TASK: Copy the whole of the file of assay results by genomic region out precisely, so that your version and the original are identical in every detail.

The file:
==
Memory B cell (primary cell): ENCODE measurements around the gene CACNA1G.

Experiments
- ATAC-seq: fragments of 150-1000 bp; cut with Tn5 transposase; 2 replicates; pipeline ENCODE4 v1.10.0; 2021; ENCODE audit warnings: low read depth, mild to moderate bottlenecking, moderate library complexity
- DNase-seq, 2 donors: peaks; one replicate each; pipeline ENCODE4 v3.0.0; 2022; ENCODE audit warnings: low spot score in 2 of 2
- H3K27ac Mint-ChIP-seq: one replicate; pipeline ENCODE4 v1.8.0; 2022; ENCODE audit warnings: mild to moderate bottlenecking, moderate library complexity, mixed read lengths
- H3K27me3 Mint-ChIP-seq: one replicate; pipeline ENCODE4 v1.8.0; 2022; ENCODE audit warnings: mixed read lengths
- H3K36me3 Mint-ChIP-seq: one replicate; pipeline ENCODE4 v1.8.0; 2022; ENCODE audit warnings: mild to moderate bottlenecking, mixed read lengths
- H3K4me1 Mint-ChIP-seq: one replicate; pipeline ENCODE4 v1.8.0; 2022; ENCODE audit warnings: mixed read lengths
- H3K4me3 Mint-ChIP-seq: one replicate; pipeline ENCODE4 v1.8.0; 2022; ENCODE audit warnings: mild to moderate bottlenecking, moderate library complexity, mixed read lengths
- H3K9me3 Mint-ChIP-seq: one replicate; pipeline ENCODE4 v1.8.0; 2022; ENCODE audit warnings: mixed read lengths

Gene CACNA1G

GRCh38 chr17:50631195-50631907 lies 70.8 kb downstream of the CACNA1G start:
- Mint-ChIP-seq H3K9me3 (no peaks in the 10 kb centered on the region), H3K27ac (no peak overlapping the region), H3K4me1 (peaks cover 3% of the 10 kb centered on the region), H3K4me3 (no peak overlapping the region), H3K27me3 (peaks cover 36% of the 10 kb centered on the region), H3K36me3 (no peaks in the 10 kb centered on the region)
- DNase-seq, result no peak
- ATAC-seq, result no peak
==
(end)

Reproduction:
Memory B cell (primary cell): ENCODE measurements around the gene CACNA1G.

Experiments
- ATAC-seq: fragments of 150-1000 bp; cut with Tn5 transposase; 2 replicates; pipeline ENCODE4 v1.10.0; 2021; ENCODE audit warnings: low read depth, mild to moderate bottlenecking, moderate library complexity
- DNase-seq, 2 donors: peaks; one replicate each; pipeline ENCODE4 v3.0.0; 2022; ENCODE audit warnings: low spot score in 2 of 2
- H3K27ac Mint-ChIP-seq: one replicate; pipeline ENCODE4 v1.8.0; 2022; ENCODE audit warnings: mild to moderate bottlenecking, moderate library complexity, mixed read lengths
- H3K27me3 Mint-ChIP-seq: one replicate; pipeline ENCODE4 v1.8.0; 2022; ENCODE audit warnings: mixed read lengths
- H3K36me3 Mint-ChIP-seq: one replicate; pipeline ENCODE4 v1.8.0; 2022; ENCODE audit warnings: mild to moderate bottlenecking, mixed read lengths
- H3K4me1 Mint-ChIP-seq: one replicate; pipeline ENCODE4 v1.8.0; 2022; ENCODE audit warnings: mixed read lengths
- H3K4me3 Mint-ChIP-seq: one replicate; pipeline ENCODE4 v1.8.0; 2022; ENCODE audit warnings: mild to moderate bottlenecking, moderate library complexity, mixed read lengths
- H3K9me3 Mint-ChIP-seq: one replicate; pipeline ENCODE4 v1.8.0; 2022; ENCODE audit warnings: mixed read lengths

Gene CACNA1G

GRCh38 chr17:50631195-50631907 lies 70.8 kb downstream of the CACNA1G start:
- Mint-ChIP-seq H3K9me3 (no peaks in the 10 kb centered on the region), H3K27ac (no peak overlapping the region), H3K4me1 (peaks cover 3% of the 10 kb centered on the region), H3K4me3 (no peak overlapping the region), H3K27me3 (peaks cover 36% of the 10 kb centered on the region), H3K36me3 (no peaks in the 10 kb centered on the region)
- DNase-seq, result no peak
- ATAC-seq, result no peak